Trends in corporate governance. Concept of governance based on interpretation and type of organization: small-mid sized business, large corporation, publicly traded, privately owned, non-profit, etc.Governance practices in the US have come a long way but we have a long road aheadIn the US, in the
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1. Trends in Corporate Governance Dr. Sandra B. Richtermeyer, CMA, CPA
President, Institute of Management Accountants (IMA)
June 21, 2011
2. Trends in corporate governance Concept of governance based on interpretation and type of organization: small-mid sized business, large corporation, publicly traded, privately owned, non-profit, etc.
Governance practices in the US have come a long way but we have a long road ahead
In the US, in the popular press, issues or problems that are related to poor governance are often attributable to executive leadership
Tonight’s discussion will have items that are applicable to a variety of organizational types
3. Developing best practices in board governance Board alignment with strategy, vision and mission
Separation of CEO/Chairperson role
CEO evaluation and compensation
Disclosure and transparency
Board diversity, culture, and training
Effective board meetings
Board succession planning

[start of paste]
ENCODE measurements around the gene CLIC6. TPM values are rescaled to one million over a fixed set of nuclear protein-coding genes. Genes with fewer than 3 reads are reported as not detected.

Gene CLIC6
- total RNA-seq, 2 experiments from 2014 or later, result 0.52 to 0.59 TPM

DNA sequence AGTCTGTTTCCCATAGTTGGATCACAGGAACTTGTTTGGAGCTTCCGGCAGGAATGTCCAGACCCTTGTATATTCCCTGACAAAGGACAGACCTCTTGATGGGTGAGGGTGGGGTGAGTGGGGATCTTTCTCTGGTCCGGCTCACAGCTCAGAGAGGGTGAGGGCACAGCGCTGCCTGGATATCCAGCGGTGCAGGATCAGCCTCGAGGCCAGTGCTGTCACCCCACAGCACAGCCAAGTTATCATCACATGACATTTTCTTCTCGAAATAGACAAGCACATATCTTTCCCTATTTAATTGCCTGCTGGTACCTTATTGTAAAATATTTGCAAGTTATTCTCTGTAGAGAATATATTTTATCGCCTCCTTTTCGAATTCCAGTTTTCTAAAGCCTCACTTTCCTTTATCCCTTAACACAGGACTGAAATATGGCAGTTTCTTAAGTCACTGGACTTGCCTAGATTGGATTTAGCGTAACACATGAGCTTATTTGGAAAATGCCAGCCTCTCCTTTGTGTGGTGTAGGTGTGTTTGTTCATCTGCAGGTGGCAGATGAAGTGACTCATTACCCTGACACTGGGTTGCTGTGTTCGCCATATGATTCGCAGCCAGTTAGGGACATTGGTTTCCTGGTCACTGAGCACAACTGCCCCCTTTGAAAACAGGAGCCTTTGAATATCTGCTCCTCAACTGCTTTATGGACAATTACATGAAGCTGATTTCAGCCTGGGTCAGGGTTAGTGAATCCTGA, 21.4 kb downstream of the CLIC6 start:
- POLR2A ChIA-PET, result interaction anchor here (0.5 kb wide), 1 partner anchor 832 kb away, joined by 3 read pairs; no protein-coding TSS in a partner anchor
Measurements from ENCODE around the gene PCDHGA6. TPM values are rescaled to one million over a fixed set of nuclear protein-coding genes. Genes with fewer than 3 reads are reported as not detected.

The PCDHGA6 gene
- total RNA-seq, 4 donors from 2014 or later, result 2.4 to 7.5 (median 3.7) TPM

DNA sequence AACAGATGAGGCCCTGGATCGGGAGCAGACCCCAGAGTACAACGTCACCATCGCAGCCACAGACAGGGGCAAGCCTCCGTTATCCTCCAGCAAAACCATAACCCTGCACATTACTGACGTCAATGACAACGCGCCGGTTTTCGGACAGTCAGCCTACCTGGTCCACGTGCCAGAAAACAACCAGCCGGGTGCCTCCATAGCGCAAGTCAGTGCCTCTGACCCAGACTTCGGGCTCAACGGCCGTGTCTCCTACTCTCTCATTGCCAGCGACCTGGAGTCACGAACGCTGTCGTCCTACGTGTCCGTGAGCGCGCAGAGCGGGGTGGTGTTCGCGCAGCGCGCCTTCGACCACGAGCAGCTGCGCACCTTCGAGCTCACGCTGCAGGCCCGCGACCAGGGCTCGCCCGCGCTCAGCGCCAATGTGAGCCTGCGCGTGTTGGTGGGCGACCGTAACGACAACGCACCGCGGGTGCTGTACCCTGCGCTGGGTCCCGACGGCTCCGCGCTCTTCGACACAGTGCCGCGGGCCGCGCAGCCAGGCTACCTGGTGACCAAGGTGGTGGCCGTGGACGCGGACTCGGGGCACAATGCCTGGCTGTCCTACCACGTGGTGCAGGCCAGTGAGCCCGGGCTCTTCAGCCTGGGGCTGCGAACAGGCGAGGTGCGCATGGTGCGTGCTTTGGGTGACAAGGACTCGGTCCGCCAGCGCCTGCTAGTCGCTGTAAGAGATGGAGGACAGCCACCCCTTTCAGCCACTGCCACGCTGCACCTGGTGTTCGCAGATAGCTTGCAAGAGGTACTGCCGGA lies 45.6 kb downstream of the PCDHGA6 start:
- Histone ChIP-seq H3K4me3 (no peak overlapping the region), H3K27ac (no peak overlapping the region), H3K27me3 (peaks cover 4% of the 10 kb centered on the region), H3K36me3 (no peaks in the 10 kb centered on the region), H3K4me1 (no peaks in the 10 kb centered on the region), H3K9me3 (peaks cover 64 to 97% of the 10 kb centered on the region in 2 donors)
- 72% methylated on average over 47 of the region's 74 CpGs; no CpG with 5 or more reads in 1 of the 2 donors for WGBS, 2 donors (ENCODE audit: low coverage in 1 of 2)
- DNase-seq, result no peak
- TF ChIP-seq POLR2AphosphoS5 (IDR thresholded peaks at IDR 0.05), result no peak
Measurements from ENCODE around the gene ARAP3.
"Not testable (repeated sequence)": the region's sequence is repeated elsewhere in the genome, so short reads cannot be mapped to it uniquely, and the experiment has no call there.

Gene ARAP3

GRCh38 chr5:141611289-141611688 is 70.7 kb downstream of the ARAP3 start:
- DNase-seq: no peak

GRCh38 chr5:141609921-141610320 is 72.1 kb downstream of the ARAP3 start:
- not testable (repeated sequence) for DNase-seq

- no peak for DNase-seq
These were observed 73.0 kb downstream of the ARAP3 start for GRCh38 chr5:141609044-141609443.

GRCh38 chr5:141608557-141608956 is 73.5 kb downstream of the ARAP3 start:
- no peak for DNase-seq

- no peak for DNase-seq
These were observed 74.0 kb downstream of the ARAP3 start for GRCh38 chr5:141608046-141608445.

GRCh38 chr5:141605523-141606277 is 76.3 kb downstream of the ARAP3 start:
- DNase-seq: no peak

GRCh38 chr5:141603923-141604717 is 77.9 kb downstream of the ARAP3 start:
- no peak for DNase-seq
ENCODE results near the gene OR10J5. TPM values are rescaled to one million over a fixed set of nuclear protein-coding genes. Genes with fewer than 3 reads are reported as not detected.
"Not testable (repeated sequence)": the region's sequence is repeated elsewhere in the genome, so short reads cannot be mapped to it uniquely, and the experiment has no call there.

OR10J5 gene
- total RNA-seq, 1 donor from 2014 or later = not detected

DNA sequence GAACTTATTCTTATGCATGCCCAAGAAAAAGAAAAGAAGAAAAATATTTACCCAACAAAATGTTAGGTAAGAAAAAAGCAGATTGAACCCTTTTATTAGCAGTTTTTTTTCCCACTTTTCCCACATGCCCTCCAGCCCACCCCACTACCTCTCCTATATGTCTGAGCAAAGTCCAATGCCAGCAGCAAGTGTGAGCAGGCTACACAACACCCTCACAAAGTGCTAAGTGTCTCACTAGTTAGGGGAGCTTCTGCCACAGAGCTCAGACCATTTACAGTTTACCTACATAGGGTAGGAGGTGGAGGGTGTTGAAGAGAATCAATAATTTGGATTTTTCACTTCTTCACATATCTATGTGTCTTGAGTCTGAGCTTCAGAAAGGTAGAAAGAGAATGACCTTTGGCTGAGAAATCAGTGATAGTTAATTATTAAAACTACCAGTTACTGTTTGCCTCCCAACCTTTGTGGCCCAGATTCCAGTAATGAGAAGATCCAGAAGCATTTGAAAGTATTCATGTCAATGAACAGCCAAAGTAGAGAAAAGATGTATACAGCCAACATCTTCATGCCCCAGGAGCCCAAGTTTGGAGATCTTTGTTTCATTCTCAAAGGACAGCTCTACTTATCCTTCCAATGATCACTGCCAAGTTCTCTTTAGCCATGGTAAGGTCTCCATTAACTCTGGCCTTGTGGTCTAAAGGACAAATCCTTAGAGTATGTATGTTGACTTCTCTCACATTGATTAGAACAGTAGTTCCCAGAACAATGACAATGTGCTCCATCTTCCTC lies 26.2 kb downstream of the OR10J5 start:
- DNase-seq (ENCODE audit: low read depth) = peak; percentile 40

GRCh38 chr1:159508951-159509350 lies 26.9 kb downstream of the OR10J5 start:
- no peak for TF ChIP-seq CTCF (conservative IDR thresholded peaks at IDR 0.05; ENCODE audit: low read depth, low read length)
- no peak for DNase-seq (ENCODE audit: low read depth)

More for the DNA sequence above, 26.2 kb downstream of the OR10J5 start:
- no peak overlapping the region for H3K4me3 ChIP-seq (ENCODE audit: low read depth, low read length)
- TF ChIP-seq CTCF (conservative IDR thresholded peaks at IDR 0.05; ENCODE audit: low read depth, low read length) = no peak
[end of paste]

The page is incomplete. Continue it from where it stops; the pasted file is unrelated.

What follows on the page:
4. Board alignment with mission, vision and strategy Board’s role in strategic planning based on size of organization, sophistication, industry trends, etc.
Board member clarity regarding their role in strategy setting
Clarity in communicating and applying strategic goals
A vision statement is needed to start with goal setting and strategic direction
A clear strategic plan linked to the mission provides the essential platform for board’s effectiveness
An understanding of the board’s role in strategic planning is critical and this may vary by organization
5. Board alignment with mission, vision and strategy Mission and core competencies oversight How are board members informed and educated on the primary products and services?
Do board members conduct site visits?
When delivering key program services, how is quality maintained?
Are appropriate benchmarks provided to the board members?
6. Board composition/diversity Disclosures on board composition are often weak or not available
Position title, certification, education
Years of experience with organization
Years of experience serving on other boards
Internally – leadership assessment
7. Board culture Healthy board culture may be described using terms such as:
Level of trust
Opportunities for open discussion
Active collaboration occurs
Recommended: Ask board members to individually describe their view on the culture of the board
Recommended: Board satisfaction surveys can be helpful in gauging culture and understanding where problems exist
8. Board member satisfaction/self-assessment Board member satisfaction surveys can be conducted as often as quarterly and are easily implemented with an online survey tool
The results of the survey should go to a board member responsible for oversight, not the board chair
The end goal of a board satisfaction survey is to have an understanding of whether or not board members have an effective and satisfying leadership experience or to assess their level of engagement